Both the National Association of Broadcasters and the Federal Communications Commission have been pushing Apple on making the iPhone work with FM radio during natural disasters and emergencies, although Apple says it’s not even possible with newer iPhones. The NAB isn’t backing down from its position, however, and it’s using the now discontinued iPod nano (and Tim Cook’s hometown) to bolster its argument.
The NAB, which represents radio stations, cited Apple supporting FM radio on the iPod nano and even building a live pause feature in the app.
Apple has built and offered a wonderful FM app in their iPod Nano for many years. They know how to make FM work, and work well, in their mobile devices. Apple even wrote its own Nano app that allows the user to pause live radio and buffer up to 15 minutes of content.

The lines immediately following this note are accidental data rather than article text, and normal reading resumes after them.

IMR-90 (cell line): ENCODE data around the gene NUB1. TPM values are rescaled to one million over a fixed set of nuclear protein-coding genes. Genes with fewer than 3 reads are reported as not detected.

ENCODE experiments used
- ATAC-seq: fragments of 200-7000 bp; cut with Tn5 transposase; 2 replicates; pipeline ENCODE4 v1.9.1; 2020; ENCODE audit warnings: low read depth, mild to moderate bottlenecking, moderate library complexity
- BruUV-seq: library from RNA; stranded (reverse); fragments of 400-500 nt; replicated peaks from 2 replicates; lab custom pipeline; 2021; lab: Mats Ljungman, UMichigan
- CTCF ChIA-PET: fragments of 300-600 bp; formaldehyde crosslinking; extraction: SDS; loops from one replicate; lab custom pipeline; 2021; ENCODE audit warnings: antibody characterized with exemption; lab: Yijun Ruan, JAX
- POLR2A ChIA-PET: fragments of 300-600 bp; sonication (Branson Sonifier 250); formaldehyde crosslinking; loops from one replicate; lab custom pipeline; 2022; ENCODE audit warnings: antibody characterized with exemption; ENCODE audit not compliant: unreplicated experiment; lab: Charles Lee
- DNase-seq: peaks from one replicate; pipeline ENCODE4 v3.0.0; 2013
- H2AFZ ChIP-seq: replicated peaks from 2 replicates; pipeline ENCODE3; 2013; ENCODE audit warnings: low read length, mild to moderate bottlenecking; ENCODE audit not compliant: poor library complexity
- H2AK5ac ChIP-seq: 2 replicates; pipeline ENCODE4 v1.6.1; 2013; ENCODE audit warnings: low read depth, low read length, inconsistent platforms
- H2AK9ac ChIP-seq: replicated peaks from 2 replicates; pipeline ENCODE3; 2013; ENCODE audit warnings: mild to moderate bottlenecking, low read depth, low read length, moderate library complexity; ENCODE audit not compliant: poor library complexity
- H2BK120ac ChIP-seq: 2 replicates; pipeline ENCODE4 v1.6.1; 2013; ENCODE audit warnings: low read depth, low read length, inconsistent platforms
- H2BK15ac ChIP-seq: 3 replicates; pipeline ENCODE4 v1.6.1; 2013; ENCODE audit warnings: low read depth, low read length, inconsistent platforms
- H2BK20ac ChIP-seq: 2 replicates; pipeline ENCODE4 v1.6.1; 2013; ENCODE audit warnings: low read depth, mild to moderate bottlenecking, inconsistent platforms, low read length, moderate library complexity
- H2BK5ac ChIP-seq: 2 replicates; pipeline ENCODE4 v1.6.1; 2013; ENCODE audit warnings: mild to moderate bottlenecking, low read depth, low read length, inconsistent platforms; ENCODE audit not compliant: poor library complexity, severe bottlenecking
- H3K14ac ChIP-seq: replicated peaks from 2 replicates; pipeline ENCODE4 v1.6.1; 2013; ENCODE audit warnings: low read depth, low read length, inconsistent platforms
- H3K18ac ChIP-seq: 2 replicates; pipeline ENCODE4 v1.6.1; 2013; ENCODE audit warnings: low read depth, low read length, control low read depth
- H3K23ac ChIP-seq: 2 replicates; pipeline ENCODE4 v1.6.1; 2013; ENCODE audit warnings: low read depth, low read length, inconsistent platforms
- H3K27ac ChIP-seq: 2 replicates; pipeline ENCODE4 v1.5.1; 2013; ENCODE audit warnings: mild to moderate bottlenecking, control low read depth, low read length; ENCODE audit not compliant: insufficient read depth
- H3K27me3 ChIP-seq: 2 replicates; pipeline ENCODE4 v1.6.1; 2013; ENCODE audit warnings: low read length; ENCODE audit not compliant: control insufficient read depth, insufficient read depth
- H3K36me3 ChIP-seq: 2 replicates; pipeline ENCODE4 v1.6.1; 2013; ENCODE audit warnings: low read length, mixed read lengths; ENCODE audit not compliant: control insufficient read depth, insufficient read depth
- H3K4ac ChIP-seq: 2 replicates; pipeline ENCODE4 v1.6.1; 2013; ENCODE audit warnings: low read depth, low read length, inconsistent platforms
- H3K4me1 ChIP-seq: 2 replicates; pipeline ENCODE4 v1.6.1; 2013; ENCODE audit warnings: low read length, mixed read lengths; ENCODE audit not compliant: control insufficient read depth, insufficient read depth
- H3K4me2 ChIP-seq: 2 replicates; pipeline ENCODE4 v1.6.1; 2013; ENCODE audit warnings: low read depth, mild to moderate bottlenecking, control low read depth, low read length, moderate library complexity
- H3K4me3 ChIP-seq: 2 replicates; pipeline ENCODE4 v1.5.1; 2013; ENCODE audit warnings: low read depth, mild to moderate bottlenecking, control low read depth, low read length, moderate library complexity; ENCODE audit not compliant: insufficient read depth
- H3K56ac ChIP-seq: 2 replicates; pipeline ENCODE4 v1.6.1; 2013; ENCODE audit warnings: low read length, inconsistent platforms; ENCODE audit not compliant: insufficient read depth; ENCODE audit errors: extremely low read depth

The group is also using Cook’s southern roots as reason for supporting FM radio on iPhones:
Apple CEO Tim Cook hails from Mobile, Alabama and attended Auburn University. Mobile has been impacted by at least 10 different hurricanes since 1969 and that was prior to Nate, which brought a nearly six-foot storm surge and flooding, so I have to believe Mr. Cook has a personal appreciation for the damage these storms can inflict. We invite him and Apple to reconsider activating FM radio in iPhones, and we stand ready to work together to enable this important service.
For its part, Apple just isn’t interested in prioritizing FM radio support in iPhones:
Do you feel as strongly about FM radio support in iPhones as the NAB?
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